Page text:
July 27, 2014
By Alton K. Marsh
MVP Aero’s amphibious light sport aircraft is expected to be sold first as an experimental amateur-built kit. Rendering courtesy MVP Aero.
An interesting option for the aircraft is the ability to turn the cabin into a camping tent. Rendering courtesy MVP Aero.
MVP Aero expects the aircraft to fly in 18 months. Rendering courtesy MVP Aero.
An MVP Aero rendering of the aircraft’s cockpit shows glass avionics and dual controls.
MVP Aero is offering a discount to show customers at EAA AirVenture on orders for the aircraft. Rendering courtesy MVP Aero.
One of the features of the MVP Aero LSA is a walkway around the outside of the aircraft, especially useful when on the water. Rendering courtesy MVP Aero.
An artist’s rendering of the interior. Rendering courtesy MVP Aero.
MVP Aero envisions how the amphib might be used. Rendering courtesy MVP Aero.
Minneapolis-based MVP Aero has collected a group of talented management personnel and an aircraft design team with a strong track record to develop an amphibious two-seat light sport aircraft, capable of turning into a camper. It's still mostly inside Mike Van Staagen's computer at the moment, but the 104-knot aircraft should fly in 18 months and start deliveries not as a light sport aircraft but in the experimental amateur-built category in three years.
Van Staagen's last project was to develop the Cirrus Vision personal jet. The $189,000 MVP Aero aircraft can achieve 104 knots true airspeed if run flat out at sea level, but will cruise at a lower speed. The speed is yet to be determined. During the EAA AirVenture show customers will get a $5,000 discount off the $189,000—the price of the factory-built light sport aircraft. As an experimental amateur-built kit, it will cost $169,000, but the owner must still paint the aircraft. When delivered as a factory-built light sport aircraft in five years in the special light sport aircraft (S-LSA) category paint will be included. The price of $189,000 is without options, such as the more powerful Rotax 914 engine as opposed to the standard 100-horsepower 912 engine.
The purpose of offering the airplane first not as a light sport aircraft but as a kitplane is twofold. First, it starts cash flow for the company. Second, by choosing only experienced and knowledgeable "pathfinder" kit builders, their experience can help prove the design. The company has enough cash on hand now to fund the prototype and first flight. The money was obtained by selling dealerships overseas, and through sales to pathfinder kit builders. Additional funding will be needed for the production phase.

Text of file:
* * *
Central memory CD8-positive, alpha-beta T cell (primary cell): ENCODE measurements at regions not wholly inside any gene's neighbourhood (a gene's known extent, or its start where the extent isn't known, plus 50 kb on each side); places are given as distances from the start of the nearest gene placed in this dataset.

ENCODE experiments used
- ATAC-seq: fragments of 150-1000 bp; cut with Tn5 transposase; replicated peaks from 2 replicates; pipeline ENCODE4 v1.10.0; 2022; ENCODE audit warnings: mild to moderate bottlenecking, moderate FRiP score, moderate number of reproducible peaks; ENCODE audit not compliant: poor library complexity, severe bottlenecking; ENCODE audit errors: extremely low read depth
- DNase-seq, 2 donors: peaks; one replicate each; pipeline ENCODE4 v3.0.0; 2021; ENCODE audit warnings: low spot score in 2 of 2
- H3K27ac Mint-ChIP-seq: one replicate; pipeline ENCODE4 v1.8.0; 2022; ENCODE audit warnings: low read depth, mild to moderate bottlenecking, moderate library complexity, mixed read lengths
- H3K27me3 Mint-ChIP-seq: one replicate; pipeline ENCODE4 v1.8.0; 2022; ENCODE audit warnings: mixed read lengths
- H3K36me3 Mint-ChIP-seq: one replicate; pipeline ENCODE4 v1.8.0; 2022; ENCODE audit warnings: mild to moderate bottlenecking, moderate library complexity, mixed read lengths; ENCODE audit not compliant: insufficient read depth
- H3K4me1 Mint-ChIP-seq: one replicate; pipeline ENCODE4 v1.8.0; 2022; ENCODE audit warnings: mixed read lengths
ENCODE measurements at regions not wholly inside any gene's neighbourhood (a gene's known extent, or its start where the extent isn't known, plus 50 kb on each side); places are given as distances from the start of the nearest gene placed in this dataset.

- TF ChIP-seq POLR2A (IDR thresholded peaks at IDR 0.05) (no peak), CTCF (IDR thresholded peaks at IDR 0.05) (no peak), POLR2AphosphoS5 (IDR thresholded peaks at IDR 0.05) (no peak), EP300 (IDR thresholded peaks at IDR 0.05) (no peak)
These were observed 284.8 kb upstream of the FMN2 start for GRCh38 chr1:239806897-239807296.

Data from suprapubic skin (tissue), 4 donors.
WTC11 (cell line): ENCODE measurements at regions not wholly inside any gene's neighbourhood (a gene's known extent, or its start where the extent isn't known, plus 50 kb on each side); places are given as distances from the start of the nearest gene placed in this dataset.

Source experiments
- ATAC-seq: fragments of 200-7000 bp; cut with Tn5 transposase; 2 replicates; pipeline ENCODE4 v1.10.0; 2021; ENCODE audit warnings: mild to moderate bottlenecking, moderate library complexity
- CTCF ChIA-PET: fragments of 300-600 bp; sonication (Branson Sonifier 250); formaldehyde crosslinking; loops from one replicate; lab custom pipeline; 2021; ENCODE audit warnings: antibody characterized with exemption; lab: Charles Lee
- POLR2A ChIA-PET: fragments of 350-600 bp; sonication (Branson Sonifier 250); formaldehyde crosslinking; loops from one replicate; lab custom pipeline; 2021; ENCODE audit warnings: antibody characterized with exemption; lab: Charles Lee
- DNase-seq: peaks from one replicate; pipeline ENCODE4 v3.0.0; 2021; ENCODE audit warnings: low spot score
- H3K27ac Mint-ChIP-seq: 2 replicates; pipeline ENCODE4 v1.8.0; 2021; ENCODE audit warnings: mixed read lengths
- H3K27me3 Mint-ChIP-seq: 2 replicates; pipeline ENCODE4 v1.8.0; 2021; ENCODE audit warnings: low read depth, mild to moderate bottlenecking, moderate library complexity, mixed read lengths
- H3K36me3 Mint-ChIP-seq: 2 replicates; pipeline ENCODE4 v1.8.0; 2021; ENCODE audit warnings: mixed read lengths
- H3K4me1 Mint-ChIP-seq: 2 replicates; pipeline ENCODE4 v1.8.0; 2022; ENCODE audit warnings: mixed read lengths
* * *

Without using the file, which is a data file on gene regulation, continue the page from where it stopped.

Van Staagen said the aircraft will carry approximately 26 gallons of usable fuel. Since the design goal is to have a 450-pound useful load, that leaves 300 pounds for passengers and cargo. One of the most interesting options for the airplane is a tent specially designed to turn the cabin into a camping tent, complete with a flat composite floor big enough for two people to sleep. The instrument panel flips out of the way to create a larger living area. The aircraft appears to be a competitor for the Icon A5 light sport amphibious aircraft that is nearing production in California. The MVP aircraft will have manually folding wings and will be capable of landing on land or water. The design for that, the final configuration, will be the subject of an announcement by MVP at the 2015 EAA AirVenture show. A mockup was presented at this year's show.
In three years the aircraft will be offered as a kitplane. In four, it will be offered as an experimental light sport aircraft. In five, it will be offered as an S-LSA, a factory-built special light sport aircraft. Alan Klapmeier serves on the board of advisors.
MVP was founded in 2012 by the father and son team of Darrell and Michael Lynds, and best friend British-born Steve Pugh, now an American citizen. Van Staagen, who said he is a small airplane guy at heart, calls it his most exciting project yet. A scale model was flown in 2013. One of the unique features is a walkway around the outside of the aircraft, especially useful when on the water. The founding team owns 85 percent of the company and provided an investment to fund the work done so far.
Strategic partners include Glasair Aviation of Arlington, Washington, and Fibercraft of Spruce Creek, Florida. Chinese entrepreneur Fang Tieji has the rights to manufacture and distribute the aircraft in Asia. The company is American owned.
AOPA Pilot Senior Editor Alton Marsh has been a pilot since 1970 and has an airline transport pilot certificate and instrument and multiengine flight instructor certificates, aerobatic training, and a commercial seaplane certificate.
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